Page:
Recent commentary about ‘honesty sessions’ from AFL players, coaches and the media has got me thinking.
As the 2015 home and away season draws to a close, I have reflected on what I believe separates the top teams and ultimate premiers from the mediocre teams; and the role ‘honesty sessions’ play in sustainable success.
Some of the best performing teams in the AFL over the last 10 years (in terms of finals appearances and premierships) are Geelong, Sydney, and Hawthorn, all with whom we have implemented long-term Performance Improvement Programs in this period. These high performing teams all have a few things in common.
High performing teams have absolute clarity of purpose. They have a deep commitment to a behavioural framework and set of values. They place a premium on strong professional relationships and they create an environment where genuine conversations are the norm, not isolated ‘honesty sessions’. Consistently reviewing performance is integral to a team or organisation’s sustained success.
High performing leaders should understand and value the link between mechanics (KPIs, game/strategic plan, processes, etc.) and dynamics (culture, behaviours). We have heard public commentary about how an organisation’s ‘toxic’ culture can impact performance. Performance can be limited if a team has a ‘great’ culture yet the strategy/game plan is unclear or non-existent. The dynamics can be affected if you don’t have the right people in the right roles or there is a lack of process.
As a former AFL player in a poorly performing team, I was at times subjected to an ‘honesty session’. It was often in response to a string of bad losses when there was a realisation that the season was about to slip away, or following poor individual or team off-field behaviour, or even due to increased negative media attention on the club.
My experience with ‘honesty sessions’ was that they paid lip service to addressing the core issues facing the team. It was all short-term thinking and sometimes very superficial or very combative without adequate follow-up or support. These sessions were more often than not too little too late. I would put ‘honesty sessions’ in the same bracket as mediocre teams using movie nights or paintball to address performance. In isolation, these are poor strategies and very short-term fixes.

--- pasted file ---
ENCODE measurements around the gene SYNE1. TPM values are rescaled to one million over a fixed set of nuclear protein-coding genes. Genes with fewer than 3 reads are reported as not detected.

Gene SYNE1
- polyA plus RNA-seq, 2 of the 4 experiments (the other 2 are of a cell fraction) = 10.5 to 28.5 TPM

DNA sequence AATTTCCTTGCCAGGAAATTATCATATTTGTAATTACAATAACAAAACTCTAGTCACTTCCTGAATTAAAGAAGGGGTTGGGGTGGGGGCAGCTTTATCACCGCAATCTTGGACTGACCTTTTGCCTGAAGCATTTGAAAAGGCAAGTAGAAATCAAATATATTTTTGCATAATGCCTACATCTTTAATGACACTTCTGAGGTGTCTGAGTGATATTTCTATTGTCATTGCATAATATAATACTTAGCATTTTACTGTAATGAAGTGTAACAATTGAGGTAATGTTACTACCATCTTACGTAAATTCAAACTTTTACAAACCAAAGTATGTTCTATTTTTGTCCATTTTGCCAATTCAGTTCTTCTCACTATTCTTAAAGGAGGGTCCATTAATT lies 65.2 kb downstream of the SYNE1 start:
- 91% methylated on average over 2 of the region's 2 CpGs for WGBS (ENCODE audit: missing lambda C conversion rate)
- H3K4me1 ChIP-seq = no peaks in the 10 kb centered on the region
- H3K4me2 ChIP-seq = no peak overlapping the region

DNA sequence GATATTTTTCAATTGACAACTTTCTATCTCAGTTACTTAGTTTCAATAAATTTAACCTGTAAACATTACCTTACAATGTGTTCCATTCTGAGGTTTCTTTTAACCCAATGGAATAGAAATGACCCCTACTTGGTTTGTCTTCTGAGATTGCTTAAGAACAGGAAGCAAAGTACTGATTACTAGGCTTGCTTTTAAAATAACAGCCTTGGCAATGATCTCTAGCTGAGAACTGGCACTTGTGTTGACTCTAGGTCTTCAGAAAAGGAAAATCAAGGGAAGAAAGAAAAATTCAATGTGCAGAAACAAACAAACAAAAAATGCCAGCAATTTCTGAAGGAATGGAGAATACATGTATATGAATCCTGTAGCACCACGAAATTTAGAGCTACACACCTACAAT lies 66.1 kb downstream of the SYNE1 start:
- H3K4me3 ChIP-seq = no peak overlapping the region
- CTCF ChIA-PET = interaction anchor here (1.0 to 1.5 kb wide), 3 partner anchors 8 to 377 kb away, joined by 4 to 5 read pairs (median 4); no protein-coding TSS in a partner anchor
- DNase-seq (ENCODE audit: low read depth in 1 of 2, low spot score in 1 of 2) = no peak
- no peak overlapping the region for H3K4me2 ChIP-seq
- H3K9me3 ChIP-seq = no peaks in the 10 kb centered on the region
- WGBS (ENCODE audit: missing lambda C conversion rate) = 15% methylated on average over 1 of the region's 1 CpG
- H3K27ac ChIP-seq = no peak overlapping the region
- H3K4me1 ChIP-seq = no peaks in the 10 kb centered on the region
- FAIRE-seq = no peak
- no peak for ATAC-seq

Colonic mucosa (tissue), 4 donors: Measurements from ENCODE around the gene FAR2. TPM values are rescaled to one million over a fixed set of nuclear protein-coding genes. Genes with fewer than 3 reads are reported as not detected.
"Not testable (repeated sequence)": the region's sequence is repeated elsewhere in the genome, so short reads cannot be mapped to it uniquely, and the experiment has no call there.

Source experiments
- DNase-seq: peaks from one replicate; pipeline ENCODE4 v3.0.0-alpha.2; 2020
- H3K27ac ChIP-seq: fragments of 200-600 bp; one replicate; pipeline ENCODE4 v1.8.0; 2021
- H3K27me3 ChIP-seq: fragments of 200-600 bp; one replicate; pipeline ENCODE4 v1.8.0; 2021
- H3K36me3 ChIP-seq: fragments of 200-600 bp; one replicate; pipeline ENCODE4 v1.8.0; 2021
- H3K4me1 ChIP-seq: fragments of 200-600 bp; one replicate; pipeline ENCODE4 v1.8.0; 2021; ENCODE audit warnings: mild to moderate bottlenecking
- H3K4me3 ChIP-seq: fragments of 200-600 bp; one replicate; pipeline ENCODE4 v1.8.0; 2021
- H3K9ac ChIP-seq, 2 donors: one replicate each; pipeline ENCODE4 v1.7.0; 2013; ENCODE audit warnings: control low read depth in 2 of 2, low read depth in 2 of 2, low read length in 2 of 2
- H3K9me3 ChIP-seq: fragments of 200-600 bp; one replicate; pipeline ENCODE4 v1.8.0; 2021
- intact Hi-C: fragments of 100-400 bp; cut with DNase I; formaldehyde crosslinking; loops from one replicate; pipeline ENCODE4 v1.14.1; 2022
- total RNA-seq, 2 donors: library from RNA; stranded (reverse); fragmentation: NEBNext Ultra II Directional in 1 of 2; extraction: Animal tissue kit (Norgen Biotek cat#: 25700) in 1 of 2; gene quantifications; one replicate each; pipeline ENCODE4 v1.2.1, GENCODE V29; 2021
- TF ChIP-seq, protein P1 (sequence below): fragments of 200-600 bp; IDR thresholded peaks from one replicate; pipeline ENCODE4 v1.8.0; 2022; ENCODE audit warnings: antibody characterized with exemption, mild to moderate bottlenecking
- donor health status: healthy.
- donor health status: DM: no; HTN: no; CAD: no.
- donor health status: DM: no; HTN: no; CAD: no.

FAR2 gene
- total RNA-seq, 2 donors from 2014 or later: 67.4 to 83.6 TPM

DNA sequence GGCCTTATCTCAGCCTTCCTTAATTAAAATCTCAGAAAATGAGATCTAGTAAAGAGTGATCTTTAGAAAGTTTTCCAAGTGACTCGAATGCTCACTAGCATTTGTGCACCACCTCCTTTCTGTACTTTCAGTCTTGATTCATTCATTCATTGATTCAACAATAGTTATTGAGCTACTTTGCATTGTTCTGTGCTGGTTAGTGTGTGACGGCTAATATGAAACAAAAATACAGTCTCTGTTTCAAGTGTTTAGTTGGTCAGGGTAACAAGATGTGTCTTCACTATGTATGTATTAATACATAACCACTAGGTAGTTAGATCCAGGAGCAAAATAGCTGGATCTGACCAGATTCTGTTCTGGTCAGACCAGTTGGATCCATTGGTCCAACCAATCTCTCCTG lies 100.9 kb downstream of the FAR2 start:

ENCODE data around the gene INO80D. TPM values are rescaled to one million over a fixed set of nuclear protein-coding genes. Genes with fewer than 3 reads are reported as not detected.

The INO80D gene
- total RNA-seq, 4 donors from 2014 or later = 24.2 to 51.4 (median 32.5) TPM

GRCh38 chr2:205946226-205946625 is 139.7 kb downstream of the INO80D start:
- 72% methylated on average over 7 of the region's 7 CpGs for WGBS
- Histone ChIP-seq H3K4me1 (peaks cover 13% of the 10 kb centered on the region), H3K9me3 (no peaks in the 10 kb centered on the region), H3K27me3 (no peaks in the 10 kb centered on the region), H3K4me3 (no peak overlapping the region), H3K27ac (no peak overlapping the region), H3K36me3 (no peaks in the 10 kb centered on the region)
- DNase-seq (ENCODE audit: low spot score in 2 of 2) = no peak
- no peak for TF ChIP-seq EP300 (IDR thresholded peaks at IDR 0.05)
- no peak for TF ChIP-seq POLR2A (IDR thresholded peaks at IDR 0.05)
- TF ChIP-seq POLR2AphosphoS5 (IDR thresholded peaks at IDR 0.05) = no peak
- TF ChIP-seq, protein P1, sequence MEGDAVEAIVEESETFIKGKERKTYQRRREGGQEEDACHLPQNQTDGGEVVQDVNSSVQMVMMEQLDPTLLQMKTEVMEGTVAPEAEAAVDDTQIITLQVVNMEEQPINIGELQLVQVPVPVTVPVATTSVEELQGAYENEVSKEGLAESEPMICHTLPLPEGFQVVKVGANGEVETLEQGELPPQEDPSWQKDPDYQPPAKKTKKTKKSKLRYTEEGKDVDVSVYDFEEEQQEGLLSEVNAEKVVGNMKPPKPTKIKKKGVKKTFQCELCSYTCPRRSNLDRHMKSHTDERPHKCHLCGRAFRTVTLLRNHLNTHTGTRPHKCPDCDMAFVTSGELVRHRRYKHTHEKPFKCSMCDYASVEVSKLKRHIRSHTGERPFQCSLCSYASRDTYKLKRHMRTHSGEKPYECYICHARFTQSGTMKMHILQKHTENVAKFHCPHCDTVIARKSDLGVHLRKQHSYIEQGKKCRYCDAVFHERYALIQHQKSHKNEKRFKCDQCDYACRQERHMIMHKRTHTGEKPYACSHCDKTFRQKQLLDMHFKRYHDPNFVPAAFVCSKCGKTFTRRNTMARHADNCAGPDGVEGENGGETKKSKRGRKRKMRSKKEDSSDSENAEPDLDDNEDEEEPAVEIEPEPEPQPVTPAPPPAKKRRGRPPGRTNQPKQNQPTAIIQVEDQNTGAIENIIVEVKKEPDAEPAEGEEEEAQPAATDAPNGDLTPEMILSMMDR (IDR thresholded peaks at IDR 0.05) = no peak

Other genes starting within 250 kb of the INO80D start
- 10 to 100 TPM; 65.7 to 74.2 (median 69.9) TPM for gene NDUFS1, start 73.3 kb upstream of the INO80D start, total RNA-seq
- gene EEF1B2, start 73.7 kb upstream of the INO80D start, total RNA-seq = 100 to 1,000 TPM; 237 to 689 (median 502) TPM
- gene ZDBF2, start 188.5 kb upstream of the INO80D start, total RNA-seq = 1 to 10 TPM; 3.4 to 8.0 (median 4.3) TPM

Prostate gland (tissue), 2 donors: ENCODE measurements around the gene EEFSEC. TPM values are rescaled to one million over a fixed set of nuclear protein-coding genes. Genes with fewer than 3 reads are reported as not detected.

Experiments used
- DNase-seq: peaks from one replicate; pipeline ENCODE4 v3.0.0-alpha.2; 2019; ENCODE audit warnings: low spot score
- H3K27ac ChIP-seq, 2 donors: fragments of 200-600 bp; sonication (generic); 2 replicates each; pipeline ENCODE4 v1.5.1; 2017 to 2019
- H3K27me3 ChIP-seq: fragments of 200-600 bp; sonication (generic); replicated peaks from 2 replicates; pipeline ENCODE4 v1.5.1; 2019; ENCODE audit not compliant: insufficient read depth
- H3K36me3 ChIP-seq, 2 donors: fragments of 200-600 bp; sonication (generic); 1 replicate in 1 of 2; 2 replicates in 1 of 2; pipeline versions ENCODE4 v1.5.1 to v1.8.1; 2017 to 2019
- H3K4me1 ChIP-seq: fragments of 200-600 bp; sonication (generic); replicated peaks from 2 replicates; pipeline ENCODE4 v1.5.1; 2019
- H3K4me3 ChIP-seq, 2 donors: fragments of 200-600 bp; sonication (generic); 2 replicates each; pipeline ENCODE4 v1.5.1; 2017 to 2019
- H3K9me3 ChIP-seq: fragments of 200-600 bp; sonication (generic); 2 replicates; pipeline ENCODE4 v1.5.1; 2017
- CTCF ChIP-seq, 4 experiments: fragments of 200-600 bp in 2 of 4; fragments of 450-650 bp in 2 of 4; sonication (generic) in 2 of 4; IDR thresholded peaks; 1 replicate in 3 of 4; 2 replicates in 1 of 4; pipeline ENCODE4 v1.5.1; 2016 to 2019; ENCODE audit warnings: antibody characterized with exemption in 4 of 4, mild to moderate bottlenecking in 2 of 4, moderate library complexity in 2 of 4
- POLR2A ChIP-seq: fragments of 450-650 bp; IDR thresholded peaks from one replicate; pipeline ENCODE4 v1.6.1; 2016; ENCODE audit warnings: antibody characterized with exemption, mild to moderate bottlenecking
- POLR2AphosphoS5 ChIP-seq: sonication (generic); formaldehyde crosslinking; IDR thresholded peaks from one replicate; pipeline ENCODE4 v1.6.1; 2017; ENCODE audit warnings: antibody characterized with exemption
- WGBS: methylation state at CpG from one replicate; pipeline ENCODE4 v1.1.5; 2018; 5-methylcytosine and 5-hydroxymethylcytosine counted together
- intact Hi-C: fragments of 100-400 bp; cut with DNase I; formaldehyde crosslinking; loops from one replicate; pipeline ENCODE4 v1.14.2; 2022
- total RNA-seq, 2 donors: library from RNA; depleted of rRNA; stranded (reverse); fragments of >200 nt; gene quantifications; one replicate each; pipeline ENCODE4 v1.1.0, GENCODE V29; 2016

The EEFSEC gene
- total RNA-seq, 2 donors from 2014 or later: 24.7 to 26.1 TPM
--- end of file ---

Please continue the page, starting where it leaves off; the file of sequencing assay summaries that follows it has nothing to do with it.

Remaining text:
‘Honesty sessions’ are the language of mediocre teams. The best performing teams won’t refer to having an ‘honesty session’. In fact, I think they would find it amusing as they would not be singling out a small amount of time in their week or even year to be honest. They do it every single week all the time. High performing AFL teams review weekly with openness, honesty, rigour and with a high level of support, sound strategies and follow-up from fellow players and coaches. Because team members, particularly the leaders, are so heavily invested in the dynamics of their team, they feel compelled to act or say something to their peers if their behaviour or choices impact the team’s performance in a productive or counter-productive way. These conversations are happening regularly and not just in scheduled reviews, team meetings or in a one off ‘honesty session’.
High performing corporate teams and organisations do the same. They dedicate time and space regularly to review in a meaningful way. Again, this includes rigour around not only the operational aspects of performance (mechanics) but also feedback about behaviour, conversations to build strong professional relationships and supporting strategies for workplace issues and challenges.
So what do long term successful AFL and corporate teams have in common? Apart from highly skilled and competent individuals and a sound strategy or game plan, they also have an environment that includes the following:
- High Expectations
- High expectations of how you perform and behave.
- A balance between the mechanics and dynamics.
- Clarity around expectations from an individual and team perspective.
- High Accountability
- Everybody is held accountable.
- There is no point in having high expectations if people are not held to account – this can be as simple as a 1-to-1 feedback conversation.
- Everyone is aware that there is a consequence for not complying with agreed behaviours.
- High Demand Leadership
- The leaders are willing and able to step up and demand that people meet expectations.
- Leaders are role models – they can give and receive feedback, challenge and support others to live the agreed culture and perform to expectations.
There are many factors that separate high performing teams from mediocre or poor performing teams. Our experience over the last 20 years suggests that high expectations, high accountability and high demand leadership play a critical role in determining just how high performing you really are.